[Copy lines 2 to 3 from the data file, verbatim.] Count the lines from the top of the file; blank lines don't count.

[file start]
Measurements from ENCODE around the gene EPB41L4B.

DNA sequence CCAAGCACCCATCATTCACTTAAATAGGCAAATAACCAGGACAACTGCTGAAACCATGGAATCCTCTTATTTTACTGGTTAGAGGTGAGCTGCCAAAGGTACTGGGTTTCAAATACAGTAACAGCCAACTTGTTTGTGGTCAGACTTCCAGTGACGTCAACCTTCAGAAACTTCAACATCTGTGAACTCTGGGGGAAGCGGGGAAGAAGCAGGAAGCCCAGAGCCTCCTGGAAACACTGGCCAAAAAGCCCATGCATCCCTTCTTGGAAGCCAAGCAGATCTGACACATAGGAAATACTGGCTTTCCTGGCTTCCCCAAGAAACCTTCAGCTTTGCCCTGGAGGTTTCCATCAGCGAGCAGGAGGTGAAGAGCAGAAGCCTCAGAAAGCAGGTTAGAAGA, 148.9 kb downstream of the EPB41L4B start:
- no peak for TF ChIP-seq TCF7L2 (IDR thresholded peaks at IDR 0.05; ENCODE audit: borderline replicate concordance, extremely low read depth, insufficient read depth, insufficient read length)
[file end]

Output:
DNA sequence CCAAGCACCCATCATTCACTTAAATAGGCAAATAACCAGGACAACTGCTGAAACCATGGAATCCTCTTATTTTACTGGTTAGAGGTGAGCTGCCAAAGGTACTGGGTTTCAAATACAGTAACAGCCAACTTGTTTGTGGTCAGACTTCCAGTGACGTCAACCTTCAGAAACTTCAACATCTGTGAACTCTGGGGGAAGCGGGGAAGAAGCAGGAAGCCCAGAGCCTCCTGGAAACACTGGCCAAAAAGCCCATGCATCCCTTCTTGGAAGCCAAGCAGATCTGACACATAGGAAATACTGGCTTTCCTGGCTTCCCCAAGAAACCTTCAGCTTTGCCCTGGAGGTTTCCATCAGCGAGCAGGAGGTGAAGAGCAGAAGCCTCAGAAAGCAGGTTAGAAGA, 148.9 kb downstream of the EPB41L4B start:
- no peak for TF ChIP-seq TCF7L2 (IDR thresholded peaks at IDR 0.05; ENCODE audit: borderline replicate concordance, extremely low read depth, insufficient read depth, insufficient read length)